This lease is issued pursuant to the Outer Continental Shelf Lands Act of August 7, 1953, 67 Stat. 462[,] 43 U.S.C. § 1331 et seq., as amended (92 Stat. 629), (hereinafter called the " Act" ). The lease is issued subject to the Act; all regulations issued pursuant to the Act and in existence upon the Effective Date of this lease; all regulations issued pursuant to the statute in the future which provide for the prevention of waste and conservation of the natural resources of the Outer Continental Shelf and the protection of correlative rights therein; and all other applicable statutes and regulations.
In Mobil Oil Exploration & Producing Southeast, Inc. v. United States, the Supreme
Court interpreted a lease provision that was nearly identical to the one at issue here. 530 U.S. 604, 120 S.Ct. 2423, 147 L.Ed.2d 528 (2000). In Mobil Oil, the question was whether certain oil company leases were subject to a new statute, the Outer Banks Protection Act, 33 U.S.C. 2753 (1990), 104 Stat. 555 (repealed 1996), which was enacted after the leases were signed and changed the requirements applicable to the lessees. Mobil Oil, 530 U.S. at 611-13. The Court held that the leases were subject to all statutes and regulations in existence as of their effective date, but, as to future regulations, were subject only to OCSLA regulations issued after the effective date of the leases. Id. at 615. Thus, the Court concluded that the government's imposition of new regulatory requirements pursuant to the Outer Banks Protection Act breached the leases. Id. at 620. Here, appellants similarly claim that the government changed regulatory requirements after the effective date of their lease pursuant to OPA, not OCSLA.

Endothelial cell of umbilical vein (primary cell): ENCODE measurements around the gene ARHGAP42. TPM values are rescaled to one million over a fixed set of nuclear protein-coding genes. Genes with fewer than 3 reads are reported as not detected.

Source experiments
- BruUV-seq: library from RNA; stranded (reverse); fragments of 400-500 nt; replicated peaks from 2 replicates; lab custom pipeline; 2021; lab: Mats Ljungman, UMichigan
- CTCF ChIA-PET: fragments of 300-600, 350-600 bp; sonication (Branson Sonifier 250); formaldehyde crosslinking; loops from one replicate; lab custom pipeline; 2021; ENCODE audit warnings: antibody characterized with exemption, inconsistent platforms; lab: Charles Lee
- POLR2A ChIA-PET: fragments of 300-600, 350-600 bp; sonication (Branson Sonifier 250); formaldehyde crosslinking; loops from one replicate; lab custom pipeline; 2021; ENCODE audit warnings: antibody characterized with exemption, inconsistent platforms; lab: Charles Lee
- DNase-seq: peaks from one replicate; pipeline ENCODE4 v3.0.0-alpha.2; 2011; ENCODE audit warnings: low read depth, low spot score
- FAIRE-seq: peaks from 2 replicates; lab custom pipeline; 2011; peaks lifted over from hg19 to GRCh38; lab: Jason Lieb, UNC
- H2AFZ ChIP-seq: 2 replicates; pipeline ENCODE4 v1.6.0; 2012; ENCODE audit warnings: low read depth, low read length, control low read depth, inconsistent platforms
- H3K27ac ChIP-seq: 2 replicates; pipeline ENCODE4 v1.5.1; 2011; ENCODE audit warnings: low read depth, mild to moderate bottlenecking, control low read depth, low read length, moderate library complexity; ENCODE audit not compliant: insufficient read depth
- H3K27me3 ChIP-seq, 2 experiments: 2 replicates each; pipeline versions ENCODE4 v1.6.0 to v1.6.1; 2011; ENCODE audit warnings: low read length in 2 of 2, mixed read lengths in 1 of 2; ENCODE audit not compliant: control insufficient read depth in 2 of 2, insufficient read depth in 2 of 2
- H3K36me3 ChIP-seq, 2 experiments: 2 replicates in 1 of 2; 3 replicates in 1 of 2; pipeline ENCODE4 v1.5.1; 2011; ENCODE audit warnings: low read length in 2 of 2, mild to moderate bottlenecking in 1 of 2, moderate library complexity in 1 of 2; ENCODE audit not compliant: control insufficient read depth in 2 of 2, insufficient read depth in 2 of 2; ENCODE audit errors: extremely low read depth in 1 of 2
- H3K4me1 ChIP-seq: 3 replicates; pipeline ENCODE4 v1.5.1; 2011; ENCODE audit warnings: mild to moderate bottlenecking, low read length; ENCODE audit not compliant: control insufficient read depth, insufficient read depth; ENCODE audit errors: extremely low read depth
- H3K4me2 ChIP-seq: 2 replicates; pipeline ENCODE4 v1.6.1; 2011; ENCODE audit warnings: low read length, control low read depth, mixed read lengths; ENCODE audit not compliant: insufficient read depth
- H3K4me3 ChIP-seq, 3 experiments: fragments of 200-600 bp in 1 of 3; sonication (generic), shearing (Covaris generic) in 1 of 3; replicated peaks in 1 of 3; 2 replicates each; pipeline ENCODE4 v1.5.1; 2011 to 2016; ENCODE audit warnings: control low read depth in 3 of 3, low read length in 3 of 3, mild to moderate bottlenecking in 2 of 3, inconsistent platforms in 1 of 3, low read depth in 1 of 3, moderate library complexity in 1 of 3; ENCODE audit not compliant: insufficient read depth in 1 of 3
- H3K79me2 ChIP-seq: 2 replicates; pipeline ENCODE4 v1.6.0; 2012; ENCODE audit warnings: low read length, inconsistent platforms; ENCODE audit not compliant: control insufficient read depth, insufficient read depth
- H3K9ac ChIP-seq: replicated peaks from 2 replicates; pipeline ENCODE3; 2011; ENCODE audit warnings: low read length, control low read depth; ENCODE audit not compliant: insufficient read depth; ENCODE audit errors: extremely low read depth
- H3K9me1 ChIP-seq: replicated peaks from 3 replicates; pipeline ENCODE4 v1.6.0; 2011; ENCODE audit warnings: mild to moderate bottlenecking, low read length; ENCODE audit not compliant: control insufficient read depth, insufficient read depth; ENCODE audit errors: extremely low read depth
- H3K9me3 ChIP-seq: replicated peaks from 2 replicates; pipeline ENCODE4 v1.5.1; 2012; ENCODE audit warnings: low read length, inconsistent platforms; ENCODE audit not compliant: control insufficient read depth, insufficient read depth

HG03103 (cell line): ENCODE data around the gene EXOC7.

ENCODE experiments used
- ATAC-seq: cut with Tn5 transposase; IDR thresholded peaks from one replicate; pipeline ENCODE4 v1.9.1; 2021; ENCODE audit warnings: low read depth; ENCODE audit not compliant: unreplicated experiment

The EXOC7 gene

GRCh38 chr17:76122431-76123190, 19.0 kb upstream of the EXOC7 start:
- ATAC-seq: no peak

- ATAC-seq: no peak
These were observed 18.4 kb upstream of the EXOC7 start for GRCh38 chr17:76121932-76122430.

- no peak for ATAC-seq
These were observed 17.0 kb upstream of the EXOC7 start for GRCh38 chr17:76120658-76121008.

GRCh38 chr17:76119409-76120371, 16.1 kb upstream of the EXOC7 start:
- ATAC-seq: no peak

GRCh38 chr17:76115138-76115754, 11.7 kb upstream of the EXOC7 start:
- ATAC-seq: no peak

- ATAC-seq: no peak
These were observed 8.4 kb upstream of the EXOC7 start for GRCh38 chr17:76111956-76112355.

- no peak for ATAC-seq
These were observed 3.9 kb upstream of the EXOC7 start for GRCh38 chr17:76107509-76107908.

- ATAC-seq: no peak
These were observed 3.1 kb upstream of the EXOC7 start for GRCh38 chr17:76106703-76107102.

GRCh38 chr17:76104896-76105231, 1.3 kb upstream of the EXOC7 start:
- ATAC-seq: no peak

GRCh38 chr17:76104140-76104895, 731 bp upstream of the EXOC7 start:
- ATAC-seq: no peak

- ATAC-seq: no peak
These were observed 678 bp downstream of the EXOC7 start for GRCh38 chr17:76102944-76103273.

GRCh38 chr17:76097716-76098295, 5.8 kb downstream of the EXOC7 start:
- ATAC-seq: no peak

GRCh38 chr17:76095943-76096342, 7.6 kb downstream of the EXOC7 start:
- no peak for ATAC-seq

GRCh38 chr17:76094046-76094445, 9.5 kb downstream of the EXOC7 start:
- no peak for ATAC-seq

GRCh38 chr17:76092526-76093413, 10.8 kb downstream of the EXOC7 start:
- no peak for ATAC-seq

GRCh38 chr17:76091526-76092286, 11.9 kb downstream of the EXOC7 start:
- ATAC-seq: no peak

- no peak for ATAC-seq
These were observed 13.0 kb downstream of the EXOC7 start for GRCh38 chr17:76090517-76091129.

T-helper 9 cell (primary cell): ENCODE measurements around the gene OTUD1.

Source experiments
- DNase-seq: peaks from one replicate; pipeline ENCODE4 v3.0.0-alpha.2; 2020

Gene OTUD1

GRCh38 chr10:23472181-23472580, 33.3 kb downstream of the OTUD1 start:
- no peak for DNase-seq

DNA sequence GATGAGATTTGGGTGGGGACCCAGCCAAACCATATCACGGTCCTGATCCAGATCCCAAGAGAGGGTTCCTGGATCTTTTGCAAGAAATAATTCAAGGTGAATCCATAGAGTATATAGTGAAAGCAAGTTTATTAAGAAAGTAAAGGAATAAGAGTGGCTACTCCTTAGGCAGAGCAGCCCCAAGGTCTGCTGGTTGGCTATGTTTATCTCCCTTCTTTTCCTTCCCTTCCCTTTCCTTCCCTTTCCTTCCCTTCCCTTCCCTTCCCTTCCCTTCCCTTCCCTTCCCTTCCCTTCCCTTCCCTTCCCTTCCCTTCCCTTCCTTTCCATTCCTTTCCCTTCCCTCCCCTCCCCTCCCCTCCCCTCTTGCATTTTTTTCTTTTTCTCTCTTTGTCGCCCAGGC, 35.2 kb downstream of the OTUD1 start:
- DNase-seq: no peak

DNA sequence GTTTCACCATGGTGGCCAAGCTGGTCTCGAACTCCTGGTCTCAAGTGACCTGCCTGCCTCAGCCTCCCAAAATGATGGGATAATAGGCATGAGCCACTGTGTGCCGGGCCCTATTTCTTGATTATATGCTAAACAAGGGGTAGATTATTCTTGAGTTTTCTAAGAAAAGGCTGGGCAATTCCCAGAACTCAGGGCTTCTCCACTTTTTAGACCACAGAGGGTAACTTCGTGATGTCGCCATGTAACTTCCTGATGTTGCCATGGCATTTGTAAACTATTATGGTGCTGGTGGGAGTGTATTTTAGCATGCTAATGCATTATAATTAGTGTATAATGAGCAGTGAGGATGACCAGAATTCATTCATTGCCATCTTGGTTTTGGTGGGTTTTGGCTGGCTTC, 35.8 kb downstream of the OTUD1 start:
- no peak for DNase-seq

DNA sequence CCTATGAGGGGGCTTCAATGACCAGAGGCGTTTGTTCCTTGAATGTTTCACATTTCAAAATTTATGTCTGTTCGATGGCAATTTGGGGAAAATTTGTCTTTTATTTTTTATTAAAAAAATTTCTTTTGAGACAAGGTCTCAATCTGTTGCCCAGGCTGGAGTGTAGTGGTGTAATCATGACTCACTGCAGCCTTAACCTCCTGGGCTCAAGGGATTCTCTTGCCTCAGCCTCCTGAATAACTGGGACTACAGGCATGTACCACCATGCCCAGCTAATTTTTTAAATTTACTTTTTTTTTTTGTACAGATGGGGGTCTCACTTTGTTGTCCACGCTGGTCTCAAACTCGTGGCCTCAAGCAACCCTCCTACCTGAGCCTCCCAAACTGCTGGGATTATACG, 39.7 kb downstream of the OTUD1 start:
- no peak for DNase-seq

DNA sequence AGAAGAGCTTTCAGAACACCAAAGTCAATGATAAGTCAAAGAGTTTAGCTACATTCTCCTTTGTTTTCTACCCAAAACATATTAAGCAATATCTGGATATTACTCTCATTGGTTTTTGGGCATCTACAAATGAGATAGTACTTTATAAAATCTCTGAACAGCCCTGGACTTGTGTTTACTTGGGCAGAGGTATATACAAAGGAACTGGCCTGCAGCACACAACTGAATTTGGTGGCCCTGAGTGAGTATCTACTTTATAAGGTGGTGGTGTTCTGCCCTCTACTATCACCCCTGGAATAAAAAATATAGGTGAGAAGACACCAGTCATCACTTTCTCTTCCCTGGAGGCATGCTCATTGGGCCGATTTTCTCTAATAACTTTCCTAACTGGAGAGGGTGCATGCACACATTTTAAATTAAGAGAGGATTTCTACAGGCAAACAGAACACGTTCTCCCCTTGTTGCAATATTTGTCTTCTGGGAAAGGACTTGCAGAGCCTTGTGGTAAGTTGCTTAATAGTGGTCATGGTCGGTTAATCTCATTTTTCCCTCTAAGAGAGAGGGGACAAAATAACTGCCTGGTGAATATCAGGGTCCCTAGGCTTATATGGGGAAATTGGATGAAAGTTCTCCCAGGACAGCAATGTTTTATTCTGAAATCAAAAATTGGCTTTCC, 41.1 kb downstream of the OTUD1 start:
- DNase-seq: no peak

On April 20, 2010, an explosion and fire on the Deepwater Horizon oil rig--a semi-submersible drilling rig located in the Gulf of Mexico--killed eleven workers and resulted in an oil spill that lasted several months. Although the rig was equipped with a blowout preventer--a mechanism designed to stop the flow of oil in the event of a blowout--this device failed to function after the accident. By the time the drill operator finally managed to cap the oil well on July 15, 2010, 87 days after the initial blowout, 4.9 billion barrels of crude oil had been released into the gulf. As a result of the spill, the government imposed new regulatory requirements, which the appellants urge increase the cost of their required bond. The question is whether these requirements were imposed under OCSLA or OPA.